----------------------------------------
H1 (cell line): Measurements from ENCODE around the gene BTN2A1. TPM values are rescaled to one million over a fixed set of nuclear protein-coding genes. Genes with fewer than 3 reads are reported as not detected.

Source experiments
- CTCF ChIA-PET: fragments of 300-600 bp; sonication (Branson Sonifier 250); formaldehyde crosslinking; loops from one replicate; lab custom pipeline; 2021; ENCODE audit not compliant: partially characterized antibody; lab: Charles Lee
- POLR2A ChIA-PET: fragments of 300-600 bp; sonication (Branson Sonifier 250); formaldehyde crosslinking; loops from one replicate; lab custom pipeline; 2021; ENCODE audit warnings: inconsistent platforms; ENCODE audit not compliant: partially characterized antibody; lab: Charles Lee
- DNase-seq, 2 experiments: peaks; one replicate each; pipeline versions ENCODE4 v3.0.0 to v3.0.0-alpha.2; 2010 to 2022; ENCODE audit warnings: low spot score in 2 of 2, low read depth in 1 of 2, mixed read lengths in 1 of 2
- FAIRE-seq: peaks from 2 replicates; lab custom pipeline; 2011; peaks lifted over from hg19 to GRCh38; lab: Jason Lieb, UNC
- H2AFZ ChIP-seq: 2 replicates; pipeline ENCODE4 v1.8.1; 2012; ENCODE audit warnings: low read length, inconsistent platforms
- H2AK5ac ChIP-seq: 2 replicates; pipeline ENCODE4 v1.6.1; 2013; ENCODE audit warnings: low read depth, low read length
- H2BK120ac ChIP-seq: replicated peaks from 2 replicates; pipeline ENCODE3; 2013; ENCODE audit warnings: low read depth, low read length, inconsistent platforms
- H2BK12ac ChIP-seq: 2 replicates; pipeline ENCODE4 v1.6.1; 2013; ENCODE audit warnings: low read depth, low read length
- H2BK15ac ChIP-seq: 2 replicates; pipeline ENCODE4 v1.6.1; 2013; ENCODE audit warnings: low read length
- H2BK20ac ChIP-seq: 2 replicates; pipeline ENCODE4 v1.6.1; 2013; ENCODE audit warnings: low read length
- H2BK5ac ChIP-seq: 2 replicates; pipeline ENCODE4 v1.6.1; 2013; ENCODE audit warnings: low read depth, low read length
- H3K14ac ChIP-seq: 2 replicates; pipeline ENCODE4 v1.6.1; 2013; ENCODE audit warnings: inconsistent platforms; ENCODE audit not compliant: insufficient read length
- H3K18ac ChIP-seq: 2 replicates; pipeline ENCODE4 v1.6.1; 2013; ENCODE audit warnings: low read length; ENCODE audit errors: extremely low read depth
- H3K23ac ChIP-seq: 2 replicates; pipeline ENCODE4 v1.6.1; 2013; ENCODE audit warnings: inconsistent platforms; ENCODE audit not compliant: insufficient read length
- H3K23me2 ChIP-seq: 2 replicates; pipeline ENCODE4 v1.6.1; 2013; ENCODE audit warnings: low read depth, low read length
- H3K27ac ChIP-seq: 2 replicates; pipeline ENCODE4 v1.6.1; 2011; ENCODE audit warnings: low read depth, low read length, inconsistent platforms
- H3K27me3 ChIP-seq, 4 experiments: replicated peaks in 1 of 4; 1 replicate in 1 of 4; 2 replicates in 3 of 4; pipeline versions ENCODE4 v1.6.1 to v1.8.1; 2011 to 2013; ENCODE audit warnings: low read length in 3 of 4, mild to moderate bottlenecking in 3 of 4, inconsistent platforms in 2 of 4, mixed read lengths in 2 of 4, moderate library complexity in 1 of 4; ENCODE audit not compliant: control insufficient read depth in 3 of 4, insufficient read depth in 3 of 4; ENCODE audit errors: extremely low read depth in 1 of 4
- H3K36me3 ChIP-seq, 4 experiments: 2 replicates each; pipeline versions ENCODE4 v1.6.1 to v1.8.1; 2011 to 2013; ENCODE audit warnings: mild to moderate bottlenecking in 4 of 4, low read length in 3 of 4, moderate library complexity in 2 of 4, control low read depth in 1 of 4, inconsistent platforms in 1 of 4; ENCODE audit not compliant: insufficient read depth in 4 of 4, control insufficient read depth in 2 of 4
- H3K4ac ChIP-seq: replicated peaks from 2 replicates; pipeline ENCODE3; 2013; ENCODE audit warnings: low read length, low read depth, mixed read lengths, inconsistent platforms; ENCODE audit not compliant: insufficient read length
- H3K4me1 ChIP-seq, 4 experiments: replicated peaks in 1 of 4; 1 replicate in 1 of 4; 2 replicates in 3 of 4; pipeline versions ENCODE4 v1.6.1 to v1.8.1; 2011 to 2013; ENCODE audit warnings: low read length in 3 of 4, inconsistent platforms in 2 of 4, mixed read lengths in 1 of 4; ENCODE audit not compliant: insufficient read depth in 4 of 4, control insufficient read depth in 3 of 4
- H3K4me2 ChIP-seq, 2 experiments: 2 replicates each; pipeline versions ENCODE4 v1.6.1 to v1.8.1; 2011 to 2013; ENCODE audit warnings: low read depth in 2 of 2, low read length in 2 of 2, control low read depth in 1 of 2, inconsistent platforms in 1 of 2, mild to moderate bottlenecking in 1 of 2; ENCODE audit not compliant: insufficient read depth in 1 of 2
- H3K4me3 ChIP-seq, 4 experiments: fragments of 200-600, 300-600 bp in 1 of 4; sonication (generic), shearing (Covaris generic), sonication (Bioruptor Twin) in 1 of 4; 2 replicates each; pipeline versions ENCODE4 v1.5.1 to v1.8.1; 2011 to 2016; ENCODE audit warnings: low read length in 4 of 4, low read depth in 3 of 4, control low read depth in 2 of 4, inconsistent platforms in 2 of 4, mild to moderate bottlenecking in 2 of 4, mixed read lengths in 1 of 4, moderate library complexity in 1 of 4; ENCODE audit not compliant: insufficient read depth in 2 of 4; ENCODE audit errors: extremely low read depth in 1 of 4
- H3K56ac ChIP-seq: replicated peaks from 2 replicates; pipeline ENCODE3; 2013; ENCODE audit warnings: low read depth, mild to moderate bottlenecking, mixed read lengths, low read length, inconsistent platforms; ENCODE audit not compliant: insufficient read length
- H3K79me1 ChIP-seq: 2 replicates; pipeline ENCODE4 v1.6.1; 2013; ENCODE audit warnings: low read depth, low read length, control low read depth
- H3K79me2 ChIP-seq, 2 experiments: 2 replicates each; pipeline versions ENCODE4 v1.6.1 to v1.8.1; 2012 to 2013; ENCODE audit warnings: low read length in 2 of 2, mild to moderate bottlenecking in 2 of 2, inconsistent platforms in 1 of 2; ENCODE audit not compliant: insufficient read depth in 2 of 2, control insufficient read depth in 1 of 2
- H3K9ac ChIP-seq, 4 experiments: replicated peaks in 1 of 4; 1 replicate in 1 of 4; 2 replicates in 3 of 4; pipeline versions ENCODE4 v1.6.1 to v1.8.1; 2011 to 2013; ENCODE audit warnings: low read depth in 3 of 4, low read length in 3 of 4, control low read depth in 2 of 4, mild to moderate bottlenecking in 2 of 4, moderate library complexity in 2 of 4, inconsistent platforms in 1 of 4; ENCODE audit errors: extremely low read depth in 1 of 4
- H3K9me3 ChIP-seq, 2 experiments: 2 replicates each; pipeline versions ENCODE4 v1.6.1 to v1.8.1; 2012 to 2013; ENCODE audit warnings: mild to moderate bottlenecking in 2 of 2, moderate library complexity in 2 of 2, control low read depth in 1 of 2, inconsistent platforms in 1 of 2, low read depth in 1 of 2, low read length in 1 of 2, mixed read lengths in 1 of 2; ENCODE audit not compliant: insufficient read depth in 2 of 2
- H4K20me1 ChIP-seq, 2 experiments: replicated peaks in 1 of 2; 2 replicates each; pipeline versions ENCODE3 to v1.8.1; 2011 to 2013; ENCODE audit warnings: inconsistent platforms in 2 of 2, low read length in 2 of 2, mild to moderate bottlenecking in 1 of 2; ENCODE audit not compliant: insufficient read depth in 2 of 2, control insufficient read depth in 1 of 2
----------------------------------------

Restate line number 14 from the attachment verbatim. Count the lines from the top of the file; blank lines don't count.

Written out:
- H3K14ac ChIP-seq: 2 replicates; pipeline ENCODE4 v1.6.1; 2013; ENCODE audit warnings: inconsistent platforms; ENCODE audit not compliant: insufficient read length